32. Duan L, Rai G, Roggero C, Zhang QJ, Wei Q, Ma SH, Zhou Y, Santoyo J, Martinez ED, Xiao G, Raj GV, Jadhav A, Simeonov A, et al. KDM4/JMJD2 Histone Demethylase Inhibitors Block Prostate Tumor Growth by Suppressing the Expression of AR and BMYB-Regulated Genes. Chem Biol. 2015; 22:1185–96.
33. Xiang Y, Zhu Z, Han G, Ye X, Xu B, Peng Z, Ma Y, Yu Y, Lin H, Chen AP, Chen CD. JARID1B is a histone H3 lysine 4 demethylase up-regulated in prostate cancer. Proc Natl Acad Sci USA. 2007; 104:19226–31.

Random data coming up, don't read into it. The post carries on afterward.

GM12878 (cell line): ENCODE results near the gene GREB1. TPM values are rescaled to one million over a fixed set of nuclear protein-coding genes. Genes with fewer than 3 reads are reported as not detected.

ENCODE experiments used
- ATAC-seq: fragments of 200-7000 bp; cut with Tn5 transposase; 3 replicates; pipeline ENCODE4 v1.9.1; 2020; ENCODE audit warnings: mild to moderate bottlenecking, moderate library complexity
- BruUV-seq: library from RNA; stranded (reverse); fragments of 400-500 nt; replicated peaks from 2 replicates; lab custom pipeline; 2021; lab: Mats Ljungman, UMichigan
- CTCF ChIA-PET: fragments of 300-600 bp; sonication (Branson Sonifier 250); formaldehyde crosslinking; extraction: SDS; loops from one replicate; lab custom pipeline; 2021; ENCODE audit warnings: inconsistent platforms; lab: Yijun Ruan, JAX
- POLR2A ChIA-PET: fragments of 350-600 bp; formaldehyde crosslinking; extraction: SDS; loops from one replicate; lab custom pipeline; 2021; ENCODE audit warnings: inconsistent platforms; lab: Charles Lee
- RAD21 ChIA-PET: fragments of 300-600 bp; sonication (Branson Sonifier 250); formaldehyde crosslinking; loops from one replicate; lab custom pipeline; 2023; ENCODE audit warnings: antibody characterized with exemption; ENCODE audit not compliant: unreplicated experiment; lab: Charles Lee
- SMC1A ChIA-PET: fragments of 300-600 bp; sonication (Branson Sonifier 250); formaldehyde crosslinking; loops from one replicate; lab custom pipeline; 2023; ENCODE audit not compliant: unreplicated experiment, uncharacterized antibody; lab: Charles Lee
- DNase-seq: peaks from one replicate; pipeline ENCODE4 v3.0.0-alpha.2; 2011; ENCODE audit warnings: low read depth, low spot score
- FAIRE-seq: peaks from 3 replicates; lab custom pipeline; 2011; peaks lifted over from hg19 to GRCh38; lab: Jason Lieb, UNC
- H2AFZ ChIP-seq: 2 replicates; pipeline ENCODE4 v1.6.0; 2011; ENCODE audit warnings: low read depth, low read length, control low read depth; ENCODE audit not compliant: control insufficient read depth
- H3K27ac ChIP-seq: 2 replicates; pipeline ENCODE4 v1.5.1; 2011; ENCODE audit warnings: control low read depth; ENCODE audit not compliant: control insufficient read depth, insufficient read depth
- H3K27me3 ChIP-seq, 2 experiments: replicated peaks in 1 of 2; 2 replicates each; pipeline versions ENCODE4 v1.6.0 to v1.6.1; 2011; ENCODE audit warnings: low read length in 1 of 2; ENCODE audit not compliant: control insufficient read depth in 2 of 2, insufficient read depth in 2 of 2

34. Yamane K, Toumazou C, Tsukada Y, Erdjument-Bromage H, Tempst P, Wong J, Zhang Y. JHDM2A, a JmjC-containing H3K9 demethylase, facilitates transcription activation by androgen receptor. Cell. 2006; 125:483–95.
35. Shin S, Janknecht R. Activation of androgen receptor by histone demethylases JMJD2A and JMJD2D. Biochem Biophys Res Commun. 2007; 359:742–46.
36. Chou TC. Theoretical basis, experimental design, and computerized simulation of synergism and antagonism in drug combination studies. Pharmacol Rev. 2006; 58:621–81.
All site content, except where otherwise noted, is licensed under a Creative Commons Attribution 3.0 License.